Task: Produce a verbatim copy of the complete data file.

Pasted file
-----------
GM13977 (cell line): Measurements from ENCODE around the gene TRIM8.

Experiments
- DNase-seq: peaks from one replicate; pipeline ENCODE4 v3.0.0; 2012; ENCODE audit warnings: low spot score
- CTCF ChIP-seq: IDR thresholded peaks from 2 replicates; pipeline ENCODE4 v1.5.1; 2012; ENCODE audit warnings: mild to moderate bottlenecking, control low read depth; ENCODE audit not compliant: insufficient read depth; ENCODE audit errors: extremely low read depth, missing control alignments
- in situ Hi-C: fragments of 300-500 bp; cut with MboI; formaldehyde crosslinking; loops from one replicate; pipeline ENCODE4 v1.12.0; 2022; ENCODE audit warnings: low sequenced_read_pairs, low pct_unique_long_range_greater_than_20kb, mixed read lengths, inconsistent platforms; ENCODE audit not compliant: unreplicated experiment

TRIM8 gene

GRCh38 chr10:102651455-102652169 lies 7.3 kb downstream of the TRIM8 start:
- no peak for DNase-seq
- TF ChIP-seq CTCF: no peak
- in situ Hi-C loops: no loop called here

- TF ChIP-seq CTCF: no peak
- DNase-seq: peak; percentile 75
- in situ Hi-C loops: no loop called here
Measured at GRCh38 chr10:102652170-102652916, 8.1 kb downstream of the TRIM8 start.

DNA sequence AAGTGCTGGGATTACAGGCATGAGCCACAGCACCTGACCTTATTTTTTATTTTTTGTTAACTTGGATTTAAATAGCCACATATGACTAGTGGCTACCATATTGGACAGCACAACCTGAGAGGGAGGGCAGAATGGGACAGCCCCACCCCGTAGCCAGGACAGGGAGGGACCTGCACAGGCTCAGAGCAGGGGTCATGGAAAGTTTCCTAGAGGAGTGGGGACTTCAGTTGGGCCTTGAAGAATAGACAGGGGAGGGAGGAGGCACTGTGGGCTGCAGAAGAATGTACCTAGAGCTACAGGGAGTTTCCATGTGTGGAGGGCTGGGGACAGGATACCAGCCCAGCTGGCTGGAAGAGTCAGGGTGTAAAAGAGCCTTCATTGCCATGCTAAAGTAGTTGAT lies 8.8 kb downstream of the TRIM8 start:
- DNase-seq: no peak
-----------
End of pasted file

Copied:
GM13977 (cell line): Measurements from ENCODE around the gene TRIM8.

Experiments
- DNase-seq: peaks from one replicate; pipeline ENCODE4 v3.0.0; 2012; ENCODE audit warnings: low spot score
- CTCF ChIP-seq: IDR thresholded peaks from 2 replicates; pipeline ENCODE4 v1.5.1; 2012; ENCODE audit warnings: mild to moderate bottlenecking, control low read depth; ENCODE audit not compliant: insufficient read depth; ENCODE audit errors: extremely low read depth, missing control alignments
- in situ Hi-C: fragments of 300-500 bp; cut with MboI; formaldehyde crosslinking; loops from one replicate; pipeline ENCODE4 v1.12.0; 2022; ENCODE audit warnings: low sequenced_read_pairs, low pct_unique_long_range_greater_than_20kb, mixed read lengths, inconsistent platforms; ENCODE audit not compliant: unreplicated experiment

TRIM8 gene

GRCh38 chr10:102651455-102652169 lies 7.3 kb downstream of the TRIM8 start:
- no peak for DNase-seq
- TF ChIP-seq CTCF: no peak
- in situ Hi-C loops: no loop called here

- TF ChIP-seq CTCF: no peak
- DNase-seq: peak; percentile 75
- in situ Hi-C loops: no loop called here
Measured at GRCh38 chr10:102652170-102652916, 8.1 kb downstream of the TRIM8 start.

DNA sequence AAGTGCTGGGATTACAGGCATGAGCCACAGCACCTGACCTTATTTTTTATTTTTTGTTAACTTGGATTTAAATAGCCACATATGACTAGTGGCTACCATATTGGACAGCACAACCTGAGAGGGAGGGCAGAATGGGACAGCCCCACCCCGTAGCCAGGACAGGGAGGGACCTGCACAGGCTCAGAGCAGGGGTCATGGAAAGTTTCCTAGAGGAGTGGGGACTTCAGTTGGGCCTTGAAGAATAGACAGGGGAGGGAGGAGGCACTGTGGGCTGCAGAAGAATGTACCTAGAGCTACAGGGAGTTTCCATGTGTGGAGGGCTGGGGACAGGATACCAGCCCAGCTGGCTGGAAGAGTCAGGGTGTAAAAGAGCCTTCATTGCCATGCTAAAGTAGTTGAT lies 8.8 kb downstream of the TRIM8 start:
- DNase-seq: no peak